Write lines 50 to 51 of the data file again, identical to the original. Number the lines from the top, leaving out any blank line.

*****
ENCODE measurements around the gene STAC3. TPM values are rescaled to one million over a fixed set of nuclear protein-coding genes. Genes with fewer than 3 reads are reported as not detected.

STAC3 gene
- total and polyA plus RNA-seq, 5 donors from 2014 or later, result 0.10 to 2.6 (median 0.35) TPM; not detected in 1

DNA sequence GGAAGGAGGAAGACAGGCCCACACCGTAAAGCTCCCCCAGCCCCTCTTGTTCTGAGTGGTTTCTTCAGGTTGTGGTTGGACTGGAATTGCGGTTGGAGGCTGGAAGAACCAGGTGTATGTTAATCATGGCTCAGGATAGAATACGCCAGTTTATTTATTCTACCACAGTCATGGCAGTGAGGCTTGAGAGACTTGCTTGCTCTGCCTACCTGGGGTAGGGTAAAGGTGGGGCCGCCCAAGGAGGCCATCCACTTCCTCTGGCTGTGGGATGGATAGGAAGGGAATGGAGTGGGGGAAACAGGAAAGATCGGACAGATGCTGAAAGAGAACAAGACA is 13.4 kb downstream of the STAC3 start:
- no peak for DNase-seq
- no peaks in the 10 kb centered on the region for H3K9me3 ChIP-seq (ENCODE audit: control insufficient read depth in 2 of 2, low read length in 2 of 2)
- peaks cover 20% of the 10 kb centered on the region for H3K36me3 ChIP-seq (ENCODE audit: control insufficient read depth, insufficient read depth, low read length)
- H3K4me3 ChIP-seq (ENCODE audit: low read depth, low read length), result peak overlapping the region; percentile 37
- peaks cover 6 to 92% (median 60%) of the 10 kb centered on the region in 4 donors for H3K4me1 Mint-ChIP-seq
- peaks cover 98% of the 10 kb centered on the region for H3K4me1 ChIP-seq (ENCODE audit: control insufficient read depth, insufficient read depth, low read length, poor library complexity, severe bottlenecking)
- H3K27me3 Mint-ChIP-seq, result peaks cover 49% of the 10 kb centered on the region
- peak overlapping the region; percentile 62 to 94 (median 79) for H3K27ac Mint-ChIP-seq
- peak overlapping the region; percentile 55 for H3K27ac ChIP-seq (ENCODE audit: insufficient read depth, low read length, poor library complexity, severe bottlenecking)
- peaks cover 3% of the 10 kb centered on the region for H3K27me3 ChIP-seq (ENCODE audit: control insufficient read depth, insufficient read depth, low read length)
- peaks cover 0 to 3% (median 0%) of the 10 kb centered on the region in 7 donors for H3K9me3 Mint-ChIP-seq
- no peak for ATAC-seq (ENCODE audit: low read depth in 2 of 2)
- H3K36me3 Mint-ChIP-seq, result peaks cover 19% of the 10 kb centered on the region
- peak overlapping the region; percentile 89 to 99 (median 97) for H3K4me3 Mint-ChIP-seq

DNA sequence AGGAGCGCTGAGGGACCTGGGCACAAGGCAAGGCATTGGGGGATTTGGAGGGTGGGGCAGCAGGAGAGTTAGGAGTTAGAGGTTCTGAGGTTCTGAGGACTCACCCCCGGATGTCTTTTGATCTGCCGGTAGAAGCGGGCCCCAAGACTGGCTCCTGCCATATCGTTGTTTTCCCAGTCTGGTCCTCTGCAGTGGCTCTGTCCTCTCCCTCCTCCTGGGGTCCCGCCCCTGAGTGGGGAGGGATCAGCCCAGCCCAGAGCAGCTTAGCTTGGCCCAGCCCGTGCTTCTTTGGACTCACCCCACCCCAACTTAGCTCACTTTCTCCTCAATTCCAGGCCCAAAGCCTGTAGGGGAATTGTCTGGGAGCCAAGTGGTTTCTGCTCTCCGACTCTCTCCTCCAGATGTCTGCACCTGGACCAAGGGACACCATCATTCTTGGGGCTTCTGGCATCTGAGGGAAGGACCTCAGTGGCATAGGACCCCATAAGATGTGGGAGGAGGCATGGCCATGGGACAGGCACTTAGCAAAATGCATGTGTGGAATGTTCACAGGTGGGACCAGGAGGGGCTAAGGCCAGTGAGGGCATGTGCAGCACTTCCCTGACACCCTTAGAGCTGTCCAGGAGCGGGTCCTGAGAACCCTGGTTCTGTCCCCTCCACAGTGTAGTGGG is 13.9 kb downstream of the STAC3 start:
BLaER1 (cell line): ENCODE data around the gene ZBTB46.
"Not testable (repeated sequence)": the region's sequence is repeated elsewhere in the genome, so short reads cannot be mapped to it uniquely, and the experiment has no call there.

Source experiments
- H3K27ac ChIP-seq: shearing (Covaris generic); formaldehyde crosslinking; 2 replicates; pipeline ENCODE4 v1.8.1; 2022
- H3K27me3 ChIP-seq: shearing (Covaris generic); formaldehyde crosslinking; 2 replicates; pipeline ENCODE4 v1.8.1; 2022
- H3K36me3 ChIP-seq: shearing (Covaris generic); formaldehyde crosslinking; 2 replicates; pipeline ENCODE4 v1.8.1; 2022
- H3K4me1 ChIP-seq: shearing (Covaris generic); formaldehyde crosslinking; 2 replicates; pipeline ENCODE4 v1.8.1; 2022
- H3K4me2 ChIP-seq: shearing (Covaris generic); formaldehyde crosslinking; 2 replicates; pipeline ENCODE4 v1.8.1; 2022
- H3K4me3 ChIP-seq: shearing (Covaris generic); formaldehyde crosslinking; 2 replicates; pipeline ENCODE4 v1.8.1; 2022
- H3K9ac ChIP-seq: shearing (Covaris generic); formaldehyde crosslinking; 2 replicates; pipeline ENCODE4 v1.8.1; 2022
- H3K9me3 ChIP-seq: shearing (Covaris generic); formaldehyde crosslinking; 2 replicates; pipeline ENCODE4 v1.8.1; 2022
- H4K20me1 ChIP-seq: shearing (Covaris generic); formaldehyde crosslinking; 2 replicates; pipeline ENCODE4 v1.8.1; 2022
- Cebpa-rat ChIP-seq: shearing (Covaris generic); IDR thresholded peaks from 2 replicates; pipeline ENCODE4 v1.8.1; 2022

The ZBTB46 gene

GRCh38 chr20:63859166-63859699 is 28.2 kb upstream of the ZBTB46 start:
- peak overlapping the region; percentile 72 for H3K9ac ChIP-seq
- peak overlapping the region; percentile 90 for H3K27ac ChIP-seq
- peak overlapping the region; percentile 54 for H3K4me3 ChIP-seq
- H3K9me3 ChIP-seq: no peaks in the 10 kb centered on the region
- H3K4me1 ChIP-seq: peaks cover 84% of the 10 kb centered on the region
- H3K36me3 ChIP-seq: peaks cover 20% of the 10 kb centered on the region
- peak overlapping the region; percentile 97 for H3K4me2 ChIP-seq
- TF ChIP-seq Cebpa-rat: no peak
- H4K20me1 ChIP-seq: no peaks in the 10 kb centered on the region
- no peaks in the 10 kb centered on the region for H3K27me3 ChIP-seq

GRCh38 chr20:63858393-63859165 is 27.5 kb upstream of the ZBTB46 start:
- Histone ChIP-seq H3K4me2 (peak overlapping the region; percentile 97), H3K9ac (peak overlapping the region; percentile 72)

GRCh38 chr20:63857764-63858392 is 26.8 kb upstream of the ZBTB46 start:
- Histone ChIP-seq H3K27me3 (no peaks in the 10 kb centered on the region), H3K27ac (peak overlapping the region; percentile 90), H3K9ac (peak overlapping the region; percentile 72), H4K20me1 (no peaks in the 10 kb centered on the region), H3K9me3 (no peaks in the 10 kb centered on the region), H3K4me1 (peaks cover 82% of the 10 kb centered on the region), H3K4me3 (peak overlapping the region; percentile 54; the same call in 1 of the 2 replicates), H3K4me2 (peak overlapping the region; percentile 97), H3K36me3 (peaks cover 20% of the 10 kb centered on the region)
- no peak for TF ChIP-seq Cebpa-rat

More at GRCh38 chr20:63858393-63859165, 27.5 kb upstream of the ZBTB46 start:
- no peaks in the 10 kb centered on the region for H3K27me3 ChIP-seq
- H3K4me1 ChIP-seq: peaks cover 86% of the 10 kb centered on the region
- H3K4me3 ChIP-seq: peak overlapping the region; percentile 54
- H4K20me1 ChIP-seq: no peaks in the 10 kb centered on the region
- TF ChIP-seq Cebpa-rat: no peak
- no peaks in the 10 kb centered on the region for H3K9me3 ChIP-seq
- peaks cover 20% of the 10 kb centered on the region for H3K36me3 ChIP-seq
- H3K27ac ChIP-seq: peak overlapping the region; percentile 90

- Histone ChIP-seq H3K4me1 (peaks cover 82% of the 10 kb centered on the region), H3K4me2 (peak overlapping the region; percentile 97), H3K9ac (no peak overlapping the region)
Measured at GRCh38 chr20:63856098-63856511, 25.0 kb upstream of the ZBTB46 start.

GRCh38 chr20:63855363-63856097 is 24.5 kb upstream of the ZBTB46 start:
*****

More at GRCh38 chr20:63858393-63859165, 27.5 kb upstream of the ZBTB46 start:
- no peaks in the 10 kb centered on the region for H3K27me3 ChIP-seq